JBM (thatâ€™s the moniker of Canadian-born singer/songwriter Jesse Marchant) paints a lugubriously mellow picture on his debut album Not Even in July.
In many respects, itâ€™s just another entry in the league of run-of-the-mill sad singers with acoustic guitars, but Marchant at least has a nice voice, a slightly awkward alto thatâ€™s more than just a little reminiscent of James Taylor.
The atmosphere is at times similar to early Leonard Cohen, especially the lovely highlight â€œCleoâ€™s Song,â€ with subtly-picked guitar and haunting, reverb-laden vocals. Lyrics like â€œThere ainâ€™t no use in cutting through the darkness that envelops you/You have to let the light come in instead,â€ are pretty much par for the course, but aptly serve their purpose.
These ten songs of folky melancholy are as suitable for a rainy day as they are for a lazy summerâ€™s day (particularly the weepy slide guitars of â€œFrom Me to You and You to Me,â€ and the piano-led â€œRed Octoberâ€), and evoke a solitary life somewhere in the countryside. I can easily imagine these songs sung across a rolling meadow from the porch of a wooden cabin at late afternoon.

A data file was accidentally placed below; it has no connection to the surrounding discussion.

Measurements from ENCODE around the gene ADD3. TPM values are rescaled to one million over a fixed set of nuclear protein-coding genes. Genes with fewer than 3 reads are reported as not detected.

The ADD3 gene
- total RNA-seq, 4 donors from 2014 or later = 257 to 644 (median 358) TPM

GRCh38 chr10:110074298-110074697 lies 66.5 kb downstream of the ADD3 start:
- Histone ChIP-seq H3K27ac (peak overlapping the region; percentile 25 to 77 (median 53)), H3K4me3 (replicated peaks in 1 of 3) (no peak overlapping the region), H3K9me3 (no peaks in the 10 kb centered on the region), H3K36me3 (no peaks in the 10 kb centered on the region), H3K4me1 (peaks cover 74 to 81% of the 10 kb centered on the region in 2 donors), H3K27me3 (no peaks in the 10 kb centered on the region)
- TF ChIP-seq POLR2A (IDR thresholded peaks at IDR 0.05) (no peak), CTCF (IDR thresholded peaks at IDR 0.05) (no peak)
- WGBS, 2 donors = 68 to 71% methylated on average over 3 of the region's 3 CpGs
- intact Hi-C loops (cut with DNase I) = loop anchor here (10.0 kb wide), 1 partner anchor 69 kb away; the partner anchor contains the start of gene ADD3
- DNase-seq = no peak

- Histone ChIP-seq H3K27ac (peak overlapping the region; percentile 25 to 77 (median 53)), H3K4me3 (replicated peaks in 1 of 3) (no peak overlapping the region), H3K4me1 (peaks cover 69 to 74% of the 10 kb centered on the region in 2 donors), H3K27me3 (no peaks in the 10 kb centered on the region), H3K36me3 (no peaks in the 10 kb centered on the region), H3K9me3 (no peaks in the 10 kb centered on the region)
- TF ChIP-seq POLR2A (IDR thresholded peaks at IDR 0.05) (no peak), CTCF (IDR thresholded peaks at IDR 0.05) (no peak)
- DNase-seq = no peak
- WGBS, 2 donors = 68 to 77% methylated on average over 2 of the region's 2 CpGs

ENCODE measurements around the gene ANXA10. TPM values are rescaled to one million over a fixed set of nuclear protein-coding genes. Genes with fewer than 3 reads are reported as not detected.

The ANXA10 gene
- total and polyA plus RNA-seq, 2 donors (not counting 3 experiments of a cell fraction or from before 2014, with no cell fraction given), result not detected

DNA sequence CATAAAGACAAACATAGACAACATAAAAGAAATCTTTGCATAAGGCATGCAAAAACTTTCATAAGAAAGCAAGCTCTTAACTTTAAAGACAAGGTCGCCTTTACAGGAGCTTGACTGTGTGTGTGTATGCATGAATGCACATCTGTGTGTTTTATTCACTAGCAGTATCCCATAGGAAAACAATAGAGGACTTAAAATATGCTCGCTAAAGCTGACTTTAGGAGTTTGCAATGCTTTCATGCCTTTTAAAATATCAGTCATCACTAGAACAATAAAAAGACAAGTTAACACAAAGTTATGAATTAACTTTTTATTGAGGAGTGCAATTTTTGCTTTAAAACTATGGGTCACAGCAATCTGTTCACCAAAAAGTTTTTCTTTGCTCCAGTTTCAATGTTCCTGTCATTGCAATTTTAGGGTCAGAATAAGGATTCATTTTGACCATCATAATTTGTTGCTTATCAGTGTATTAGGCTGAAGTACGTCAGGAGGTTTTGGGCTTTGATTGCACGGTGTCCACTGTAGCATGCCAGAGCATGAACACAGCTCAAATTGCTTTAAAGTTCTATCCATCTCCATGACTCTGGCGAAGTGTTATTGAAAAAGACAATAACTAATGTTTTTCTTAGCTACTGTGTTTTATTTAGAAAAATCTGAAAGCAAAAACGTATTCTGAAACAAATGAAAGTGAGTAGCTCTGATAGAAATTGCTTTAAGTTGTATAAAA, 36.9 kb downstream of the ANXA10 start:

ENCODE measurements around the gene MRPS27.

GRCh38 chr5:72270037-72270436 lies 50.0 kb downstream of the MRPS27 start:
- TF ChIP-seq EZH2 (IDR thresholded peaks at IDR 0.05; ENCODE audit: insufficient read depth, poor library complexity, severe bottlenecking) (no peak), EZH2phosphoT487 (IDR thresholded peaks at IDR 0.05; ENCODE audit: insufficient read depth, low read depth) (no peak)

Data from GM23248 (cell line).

Songs like â€œGoing Back Homeâ€ nicely carry this downcast torch, but the nice moments (including the piano and drum-led instrumental interlude in â€œJuly On the Soundâ€) can be lost in the overall bland same-ness, which ultimately makes this album come off like a folk â€œPure Moodsâ€ collection to be played in the background.
JBM doesnâ€™t add anything new to the singer-songwriter paradigm, from the lyrics to the instrumentation, but no doubt fans of the style will find plenty to like.